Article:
I was browsing a second hand book store and stumbled upon a 1968 facsimile of the 1768 1st edition Encyclopaedia Brittanica.

I am aware that a facsimile is an exact replica, but I still assumed that the publisher would provide some small hint somewhere that it was not the original but was unable to find one.

Other than the obvious sensual differences the naturally aged original has to the faux aged facsimile is anyone aware of any difference (intended or not) by the publisher?

  • 1
    The first place I'd check would be the copyright notice page – T.E.D. Feb 16 '17 at 13:33

Not according to Google.

With the aid of modern technology we have skillfully retained the antique look of hand-set type, the rust marks of age, the watermark of the paper and the richly decorated binding of the original set. Beautifully illustrated with engravings by Andrew Bell, one of the founders of Encyclopaedia Britannica, these three volumes, virtually indistinguishable from the First Edition original, are a book collector's dream.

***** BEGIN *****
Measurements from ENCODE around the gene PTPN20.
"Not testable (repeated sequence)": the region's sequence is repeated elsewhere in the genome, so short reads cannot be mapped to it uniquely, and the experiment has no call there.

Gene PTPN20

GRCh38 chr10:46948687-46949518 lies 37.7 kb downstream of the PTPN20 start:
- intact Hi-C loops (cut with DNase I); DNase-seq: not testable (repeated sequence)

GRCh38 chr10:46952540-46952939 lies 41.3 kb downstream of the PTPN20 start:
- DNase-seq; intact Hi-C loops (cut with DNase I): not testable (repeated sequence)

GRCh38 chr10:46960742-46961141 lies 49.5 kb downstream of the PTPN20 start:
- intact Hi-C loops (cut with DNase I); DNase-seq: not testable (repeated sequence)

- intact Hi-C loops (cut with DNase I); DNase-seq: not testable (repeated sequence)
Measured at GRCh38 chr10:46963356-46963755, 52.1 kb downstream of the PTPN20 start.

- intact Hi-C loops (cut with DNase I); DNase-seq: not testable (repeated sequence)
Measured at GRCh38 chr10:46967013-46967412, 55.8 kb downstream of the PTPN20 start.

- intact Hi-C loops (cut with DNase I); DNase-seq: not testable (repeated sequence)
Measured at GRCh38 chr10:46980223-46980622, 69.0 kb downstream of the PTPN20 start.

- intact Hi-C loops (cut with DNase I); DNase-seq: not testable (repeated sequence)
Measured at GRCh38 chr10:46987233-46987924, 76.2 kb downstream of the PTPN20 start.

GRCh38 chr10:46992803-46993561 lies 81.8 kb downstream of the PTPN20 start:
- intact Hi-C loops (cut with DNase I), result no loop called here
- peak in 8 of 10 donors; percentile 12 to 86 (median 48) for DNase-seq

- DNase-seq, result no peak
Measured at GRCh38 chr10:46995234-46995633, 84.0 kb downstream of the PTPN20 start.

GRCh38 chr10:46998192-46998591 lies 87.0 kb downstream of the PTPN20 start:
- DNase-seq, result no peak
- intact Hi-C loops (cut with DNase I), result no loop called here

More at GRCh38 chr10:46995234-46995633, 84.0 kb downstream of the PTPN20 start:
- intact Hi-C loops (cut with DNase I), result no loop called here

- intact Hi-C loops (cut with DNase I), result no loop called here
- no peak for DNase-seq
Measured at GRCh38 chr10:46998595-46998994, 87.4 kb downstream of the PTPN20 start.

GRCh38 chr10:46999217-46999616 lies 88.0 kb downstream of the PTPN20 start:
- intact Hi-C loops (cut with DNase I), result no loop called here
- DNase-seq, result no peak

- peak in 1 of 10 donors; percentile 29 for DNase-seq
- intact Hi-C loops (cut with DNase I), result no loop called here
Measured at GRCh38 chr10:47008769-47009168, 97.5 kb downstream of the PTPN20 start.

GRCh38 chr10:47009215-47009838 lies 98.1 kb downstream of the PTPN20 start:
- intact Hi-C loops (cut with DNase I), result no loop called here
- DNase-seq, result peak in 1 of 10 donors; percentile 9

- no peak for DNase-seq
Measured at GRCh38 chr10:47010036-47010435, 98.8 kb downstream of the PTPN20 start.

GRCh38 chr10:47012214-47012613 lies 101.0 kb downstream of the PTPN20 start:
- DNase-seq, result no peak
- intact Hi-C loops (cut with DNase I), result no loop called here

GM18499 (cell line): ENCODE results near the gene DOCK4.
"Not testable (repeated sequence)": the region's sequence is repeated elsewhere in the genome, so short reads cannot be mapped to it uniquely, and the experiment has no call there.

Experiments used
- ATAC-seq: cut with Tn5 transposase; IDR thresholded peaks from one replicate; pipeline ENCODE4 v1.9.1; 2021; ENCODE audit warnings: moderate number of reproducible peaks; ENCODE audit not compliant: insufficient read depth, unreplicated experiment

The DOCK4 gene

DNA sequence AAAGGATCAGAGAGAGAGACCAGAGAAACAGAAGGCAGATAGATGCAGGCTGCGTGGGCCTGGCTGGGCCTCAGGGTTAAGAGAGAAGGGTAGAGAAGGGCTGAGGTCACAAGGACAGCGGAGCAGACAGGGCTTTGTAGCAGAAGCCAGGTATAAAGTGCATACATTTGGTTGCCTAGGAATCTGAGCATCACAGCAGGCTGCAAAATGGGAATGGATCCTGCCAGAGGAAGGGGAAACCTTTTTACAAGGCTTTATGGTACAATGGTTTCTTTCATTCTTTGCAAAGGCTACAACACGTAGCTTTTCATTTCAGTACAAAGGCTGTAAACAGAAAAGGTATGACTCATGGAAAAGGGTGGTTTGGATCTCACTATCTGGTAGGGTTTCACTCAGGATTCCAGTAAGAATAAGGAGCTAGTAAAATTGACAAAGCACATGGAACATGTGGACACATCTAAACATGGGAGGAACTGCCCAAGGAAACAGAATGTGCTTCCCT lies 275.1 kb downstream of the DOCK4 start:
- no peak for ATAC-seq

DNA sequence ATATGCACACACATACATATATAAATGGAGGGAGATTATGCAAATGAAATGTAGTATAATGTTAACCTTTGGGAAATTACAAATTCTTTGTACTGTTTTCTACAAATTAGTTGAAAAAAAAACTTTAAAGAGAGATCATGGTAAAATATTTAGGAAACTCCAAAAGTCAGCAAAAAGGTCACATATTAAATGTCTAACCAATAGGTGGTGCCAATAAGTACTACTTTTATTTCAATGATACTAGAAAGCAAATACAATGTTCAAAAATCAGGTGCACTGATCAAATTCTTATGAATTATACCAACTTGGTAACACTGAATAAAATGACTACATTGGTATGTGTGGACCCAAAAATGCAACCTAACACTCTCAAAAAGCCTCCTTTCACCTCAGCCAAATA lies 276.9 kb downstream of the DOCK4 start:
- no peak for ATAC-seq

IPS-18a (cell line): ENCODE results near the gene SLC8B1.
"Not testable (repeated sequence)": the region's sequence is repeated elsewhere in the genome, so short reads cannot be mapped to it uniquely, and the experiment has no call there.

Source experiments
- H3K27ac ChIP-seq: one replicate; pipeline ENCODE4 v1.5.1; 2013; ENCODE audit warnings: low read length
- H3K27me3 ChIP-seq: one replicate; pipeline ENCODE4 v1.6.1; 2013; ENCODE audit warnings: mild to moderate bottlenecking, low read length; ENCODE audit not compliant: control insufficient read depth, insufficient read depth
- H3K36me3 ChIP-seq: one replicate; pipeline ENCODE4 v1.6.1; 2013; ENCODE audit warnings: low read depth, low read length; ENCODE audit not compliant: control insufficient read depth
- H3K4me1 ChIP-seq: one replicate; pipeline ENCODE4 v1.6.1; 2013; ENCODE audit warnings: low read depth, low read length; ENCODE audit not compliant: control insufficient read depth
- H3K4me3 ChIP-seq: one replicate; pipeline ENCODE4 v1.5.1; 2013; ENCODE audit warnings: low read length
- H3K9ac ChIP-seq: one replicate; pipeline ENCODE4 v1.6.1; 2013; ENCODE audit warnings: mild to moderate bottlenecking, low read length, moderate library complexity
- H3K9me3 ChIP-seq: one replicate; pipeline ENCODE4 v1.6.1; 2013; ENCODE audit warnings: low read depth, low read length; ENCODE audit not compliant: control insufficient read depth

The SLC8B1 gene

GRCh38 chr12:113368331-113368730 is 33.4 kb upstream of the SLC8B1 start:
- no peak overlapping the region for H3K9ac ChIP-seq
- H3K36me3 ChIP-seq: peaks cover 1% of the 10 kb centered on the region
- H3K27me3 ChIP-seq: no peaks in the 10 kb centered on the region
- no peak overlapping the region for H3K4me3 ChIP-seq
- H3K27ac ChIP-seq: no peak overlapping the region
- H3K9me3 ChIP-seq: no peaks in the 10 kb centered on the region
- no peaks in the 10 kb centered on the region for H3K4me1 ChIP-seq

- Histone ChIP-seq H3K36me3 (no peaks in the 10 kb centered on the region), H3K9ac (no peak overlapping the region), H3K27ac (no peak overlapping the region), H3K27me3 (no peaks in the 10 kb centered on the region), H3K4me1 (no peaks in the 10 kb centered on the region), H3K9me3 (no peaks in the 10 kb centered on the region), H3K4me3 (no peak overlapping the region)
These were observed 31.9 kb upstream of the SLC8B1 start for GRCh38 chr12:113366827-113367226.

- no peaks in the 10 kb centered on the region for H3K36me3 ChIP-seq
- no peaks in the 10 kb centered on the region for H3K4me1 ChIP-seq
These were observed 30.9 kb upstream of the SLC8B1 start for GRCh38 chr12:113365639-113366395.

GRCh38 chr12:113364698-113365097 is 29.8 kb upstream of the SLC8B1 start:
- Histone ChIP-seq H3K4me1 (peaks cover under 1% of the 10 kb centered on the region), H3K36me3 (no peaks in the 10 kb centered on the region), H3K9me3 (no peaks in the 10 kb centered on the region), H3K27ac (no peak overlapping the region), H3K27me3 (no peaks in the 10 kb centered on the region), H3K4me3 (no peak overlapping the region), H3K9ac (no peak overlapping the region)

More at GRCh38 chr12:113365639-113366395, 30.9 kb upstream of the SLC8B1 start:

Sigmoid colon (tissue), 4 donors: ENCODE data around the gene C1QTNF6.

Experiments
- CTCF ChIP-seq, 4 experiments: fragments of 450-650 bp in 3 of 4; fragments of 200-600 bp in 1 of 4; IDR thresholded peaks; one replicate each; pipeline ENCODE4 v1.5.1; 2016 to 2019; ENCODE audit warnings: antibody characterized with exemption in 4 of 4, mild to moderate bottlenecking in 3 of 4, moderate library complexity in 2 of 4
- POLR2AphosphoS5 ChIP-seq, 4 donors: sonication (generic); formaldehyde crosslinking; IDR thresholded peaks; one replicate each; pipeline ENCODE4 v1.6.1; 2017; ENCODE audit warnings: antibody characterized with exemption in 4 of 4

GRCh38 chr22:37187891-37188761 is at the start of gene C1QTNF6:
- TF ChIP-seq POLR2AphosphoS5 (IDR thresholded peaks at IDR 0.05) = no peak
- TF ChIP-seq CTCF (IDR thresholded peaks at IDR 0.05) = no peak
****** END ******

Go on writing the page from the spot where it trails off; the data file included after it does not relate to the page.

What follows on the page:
I'd take "virtually indistinguishable from the First Edition original" as meaning that there were no intentional differences. And Encyclopaedia Britannica Inc are still reprinting this edition.

| improve this answer | |

Your Answer

By clicking “Post Your Answer”, you agree to our terms of service, privacy policy and cookie policy

Not the answer you're looking for? Browse other questions tagged or ask your own question.